First inauguration of Jefferson Davis as President of the Confederate States of America at Montgomery, Alabama, February 18, 1861. The next month, the Constitution of the Confederate States of America was proposed, and subsequently approved. The Constitution included the same rights as in the First Amendment, applying it to the Confederacy, not the states, in keeping with the Supreme Court's views in Barron v. Baltimore. (Photo via Wikimedia Commons first published in Dudley H. Miles' The photographic history of the Civil War, public domain.)
Although the Constitution of the Confederate States of America (1861) largely follows the outline of the U.S. Constitution, it differs from it in a number of ways.
Confederate Constitution includes reference to God
The Confederacy’s approach to the Bill of Rights, and specifically the First Amendment, is noteworthy. The preamble of its constitution begins, “We, the People of the Confederate States, each State acting in its sovereign and independent character... ,” and includes a reference, absent in the U.S. Constitution, to “the favor and guidance of Almighty God.” Article 6, however, maintains the U.S. Constitution’s prohibition of religious test oaths.
The framers of the Confederate constitution adopted the First Amendment in full. As with other amendments that the new document incorporated, however, the First Amendment is invoked within the main body of the text, rather than separately, as an appendix.
Confederate Constitution did not extend "bill of rights" to state actions
The provisions of the first eight amendments of the U.S. Constitution comprise paragraphs 12 through 19 under Article 1, section 9, of the Confederate document. As in the U.S. Constitution, this section specifically limits the authority of Congress. By placing this prohibition within Article 1, section 9, the Confederate constitution effectively reiterated the Supreme Court decision in Barron v. Baltimore (1833), limiting the scope of these prohibitions to federal government, which would later be repudiated by the ratification of the Fourteenth Amendment and subsequent Court decisions.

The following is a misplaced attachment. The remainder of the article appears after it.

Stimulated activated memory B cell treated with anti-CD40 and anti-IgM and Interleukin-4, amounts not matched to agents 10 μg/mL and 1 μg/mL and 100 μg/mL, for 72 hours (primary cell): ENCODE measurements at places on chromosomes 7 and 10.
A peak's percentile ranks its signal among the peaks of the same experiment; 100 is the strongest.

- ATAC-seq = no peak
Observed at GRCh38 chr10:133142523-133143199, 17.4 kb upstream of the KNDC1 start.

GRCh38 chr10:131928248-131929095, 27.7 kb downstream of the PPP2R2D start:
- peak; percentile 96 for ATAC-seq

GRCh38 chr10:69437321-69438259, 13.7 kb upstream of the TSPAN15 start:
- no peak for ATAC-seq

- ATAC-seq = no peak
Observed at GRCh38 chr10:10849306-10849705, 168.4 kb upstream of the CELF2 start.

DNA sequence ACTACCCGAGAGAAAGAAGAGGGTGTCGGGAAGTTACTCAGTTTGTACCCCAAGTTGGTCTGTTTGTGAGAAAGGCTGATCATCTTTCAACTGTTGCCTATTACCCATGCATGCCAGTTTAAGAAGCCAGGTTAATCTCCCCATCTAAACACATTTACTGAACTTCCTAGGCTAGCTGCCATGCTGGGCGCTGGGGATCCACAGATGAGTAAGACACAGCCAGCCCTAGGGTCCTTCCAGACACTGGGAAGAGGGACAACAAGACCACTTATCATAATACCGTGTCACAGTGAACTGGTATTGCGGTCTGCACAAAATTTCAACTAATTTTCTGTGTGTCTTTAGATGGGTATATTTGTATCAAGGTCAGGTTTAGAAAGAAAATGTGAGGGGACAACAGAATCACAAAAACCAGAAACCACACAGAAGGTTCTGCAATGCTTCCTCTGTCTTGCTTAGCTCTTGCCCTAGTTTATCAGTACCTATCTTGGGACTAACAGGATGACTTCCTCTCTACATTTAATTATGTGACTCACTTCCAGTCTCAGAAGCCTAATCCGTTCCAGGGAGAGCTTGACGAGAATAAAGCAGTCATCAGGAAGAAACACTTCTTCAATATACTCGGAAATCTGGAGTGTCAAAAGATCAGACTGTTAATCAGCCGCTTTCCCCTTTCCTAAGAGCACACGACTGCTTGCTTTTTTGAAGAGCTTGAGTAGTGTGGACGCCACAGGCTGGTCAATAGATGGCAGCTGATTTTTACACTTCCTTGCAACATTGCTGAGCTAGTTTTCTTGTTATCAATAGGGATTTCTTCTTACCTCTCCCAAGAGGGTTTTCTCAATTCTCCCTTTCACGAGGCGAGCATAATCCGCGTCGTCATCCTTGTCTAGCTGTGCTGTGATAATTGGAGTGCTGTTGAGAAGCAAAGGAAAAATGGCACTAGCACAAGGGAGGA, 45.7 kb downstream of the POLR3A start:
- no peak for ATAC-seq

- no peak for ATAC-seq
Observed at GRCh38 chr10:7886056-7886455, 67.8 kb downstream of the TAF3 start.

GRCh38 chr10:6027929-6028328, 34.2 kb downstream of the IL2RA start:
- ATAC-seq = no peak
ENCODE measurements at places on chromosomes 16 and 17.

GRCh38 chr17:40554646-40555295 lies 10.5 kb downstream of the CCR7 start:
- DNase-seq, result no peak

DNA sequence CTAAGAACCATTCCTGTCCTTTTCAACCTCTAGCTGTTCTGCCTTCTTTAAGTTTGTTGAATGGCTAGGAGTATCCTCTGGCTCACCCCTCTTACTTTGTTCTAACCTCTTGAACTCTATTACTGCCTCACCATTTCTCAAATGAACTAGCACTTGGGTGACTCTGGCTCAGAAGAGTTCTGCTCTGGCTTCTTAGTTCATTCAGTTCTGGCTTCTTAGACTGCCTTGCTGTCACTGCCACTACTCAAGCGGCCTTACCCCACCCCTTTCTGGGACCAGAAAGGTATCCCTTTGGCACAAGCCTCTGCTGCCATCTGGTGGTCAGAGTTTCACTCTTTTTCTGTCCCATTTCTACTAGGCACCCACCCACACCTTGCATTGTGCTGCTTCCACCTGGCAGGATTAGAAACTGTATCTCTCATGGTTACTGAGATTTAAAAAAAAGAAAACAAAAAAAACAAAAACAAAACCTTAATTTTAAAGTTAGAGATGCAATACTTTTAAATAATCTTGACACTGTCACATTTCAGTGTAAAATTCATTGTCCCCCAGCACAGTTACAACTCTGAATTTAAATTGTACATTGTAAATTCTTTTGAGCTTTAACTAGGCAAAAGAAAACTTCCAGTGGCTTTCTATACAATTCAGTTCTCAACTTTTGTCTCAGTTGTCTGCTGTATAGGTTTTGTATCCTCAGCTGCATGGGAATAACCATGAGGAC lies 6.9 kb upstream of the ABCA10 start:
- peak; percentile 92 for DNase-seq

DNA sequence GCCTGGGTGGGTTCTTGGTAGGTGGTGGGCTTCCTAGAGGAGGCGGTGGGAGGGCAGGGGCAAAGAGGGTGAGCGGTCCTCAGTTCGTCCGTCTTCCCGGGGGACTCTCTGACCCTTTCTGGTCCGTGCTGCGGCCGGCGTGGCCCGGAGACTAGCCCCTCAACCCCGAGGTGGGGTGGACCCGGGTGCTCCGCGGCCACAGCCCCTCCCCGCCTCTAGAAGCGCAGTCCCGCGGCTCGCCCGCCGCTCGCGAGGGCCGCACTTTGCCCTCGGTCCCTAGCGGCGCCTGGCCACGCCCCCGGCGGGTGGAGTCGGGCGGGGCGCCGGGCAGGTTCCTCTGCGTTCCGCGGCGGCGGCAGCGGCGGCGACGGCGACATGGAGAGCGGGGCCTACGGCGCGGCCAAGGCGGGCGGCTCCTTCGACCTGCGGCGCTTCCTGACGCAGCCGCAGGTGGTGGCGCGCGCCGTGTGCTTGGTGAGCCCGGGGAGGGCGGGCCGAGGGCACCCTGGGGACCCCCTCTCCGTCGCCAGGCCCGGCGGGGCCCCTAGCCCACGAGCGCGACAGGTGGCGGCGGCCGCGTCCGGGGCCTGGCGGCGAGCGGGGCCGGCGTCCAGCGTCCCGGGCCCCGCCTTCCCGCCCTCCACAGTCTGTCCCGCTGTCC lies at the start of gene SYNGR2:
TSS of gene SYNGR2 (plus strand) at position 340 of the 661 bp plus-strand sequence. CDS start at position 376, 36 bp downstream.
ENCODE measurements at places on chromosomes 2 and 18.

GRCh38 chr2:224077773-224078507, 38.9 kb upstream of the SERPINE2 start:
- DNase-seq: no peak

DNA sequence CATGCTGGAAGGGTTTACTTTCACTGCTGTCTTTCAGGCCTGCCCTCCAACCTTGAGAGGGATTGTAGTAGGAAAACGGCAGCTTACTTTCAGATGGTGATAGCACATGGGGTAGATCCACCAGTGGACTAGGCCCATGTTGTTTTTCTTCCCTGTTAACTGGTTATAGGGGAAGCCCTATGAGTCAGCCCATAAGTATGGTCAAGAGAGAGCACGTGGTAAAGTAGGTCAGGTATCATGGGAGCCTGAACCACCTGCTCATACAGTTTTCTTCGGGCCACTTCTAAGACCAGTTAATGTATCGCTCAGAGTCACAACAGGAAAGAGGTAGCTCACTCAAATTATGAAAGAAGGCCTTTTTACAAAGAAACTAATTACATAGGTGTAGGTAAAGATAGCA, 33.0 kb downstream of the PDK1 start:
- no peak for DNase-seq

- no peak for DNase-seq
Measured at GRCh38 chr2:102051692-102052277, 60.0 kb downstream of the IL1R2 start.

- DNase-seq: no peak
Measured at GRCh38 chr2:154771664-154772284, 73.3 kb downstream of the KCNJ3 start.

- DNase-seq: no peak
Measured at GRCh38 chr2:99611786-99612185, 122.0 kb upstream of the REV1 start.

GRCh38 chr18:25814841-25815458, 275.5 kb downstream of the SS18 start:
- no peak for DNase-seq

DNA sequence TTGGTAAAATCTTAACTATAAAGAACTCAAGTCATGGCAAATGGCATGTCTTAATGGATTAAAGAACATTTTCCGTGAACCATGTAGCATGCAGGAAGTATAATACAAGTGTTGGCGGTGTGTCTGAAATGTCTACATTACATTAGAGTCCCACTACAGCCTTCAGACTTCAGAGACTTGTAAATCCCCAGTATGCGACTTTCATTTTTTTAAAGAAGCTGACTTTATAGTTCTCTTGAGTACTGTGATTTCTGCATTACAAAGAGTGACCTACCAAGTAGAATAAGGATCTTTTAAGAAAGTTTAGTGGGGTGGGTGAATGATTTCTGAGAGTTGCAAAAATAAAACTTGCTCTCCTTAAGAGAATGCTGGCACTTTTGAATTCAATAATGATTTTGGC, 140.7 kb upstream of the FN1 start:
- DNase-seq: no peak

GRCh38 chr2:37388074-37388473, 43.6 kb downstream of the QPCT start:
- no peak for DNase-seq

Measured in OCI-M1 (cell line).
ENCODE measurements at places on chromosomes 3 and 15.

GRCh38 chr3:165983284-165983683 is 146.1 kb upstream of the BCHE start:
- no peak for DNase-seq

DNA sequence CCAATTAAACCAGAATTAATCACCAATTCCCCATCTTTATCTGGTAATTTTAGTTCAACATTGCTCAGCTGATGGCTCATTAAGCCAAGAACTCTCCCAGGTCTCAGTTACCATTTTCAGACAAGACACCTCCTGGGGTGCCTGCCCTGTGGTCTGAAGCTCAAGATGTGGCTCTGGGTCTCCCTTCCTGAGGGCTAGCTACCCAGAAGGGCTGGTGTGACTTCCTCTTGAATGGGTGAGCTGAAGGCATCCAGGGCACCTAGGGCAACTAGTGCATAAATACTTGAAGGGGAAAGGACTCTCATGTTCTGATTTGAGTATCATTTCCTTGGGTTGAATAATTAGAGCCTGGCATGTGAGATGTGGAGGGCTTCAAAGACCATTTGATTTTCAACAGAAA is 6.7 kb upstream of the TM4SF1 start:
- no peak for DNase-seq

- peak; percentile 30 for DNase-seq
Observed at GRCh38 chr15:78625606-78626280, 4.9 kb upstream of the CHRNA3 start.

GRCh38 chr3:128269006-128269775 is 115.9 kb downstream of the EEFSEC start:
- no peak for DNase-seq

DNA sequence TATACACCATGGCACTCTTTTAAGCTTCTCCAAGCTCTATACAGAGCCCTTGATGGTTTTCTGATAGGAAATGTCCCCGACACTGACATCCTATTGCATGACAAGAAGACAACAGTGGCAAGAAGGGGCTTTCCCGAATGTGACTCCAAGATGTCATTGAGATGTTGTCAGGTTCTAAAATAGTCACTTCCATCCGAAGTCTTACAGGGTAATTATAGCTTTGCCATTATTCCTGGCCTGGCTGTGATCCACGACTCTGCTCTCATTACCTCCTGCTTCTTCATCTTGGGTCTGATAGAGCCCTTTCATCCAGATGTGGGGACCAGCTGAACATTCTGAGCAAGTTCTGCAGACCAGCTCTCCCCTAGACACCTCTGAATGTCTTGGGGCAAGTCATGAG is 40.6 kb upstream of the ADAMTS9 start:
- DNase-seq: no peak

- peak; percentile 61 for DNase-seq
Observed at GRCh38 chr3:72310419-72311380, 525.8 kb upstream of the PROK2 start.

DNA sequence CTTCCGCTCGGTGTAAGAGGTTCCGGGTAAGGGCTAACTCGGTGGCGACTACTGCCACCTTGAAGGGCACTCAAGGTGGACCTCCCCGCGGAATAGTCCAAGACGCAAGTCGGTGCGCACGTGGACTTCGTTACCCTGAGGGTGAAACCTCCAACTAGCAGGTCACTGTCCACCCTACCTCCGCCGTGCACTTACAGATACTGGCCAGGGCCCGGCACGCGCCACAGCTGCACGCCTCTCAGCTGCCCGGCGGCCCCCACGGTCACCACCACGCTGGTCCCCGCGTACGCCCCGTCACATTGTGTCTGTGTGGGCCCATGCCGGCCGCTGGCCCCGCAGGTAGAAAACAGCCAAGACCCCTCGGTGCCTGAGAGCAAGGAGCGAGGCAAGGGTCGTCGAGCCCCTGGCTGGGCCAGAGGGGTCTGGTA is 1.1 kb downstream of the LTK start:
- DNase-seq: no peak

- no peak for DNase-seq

The Confederate constitution has the Ninth and Tenth Amendments as its Article 6, which covers miscellaneous matters. It modifies the Ninth Amendment to specify that the “enumeration, in the Constitution, of certain rights, shall not be construed to deny or disparage others retained by the people of the several States” (emphasis added to highlight the difference).
Confedracy never established a supreme court
Although the Confederate constitution permits the establishment of a supreme court, the Confederacy never created one. The Confederacy’s failure to do so demonstrates its leaders’ suspicion of any mechanism through which states might be subordinate to federal powers (DeRosa 1991: 77). The absence of such a court makes it difficult to know how interpretations of the elements of the First Amendment might, over time, have varied from those of the U.S. Supreme Court.
Confederate Constitution explicitly supported slavery and asserted state rights
The Confederate Constitution made alterations of individual rights easier than under the U.S. Constitution. Although it provided no formal way for the legislature to propose amendments, only three states (rather than two-thirds) were needed to request a constitutional convention to propose such amendments, which would have required ratification by two-thirds (rather than three-fourths) of the states. The Confederate constitution also includes a nonrenewable six-year term for the president and a line-item veto.
It explicitly supports slavery and reasserts the principle of state’s rights that had dominated under the Articles of Confederation (1781–1789).
The Committee of Twelve had drafted the constitution, and a convention held in Montgomery, Alabama, debated and proposed it in March 1861. The Confederate Congress and the legislatures of the seceding states subsequently approved it.
John Vile is professor of political science and dean of the Honors College at Middle Tennessee State University. He is co-editor of the Encyclopedia of the First Amendment. This article was originally published in 2009.Send Feedback on this article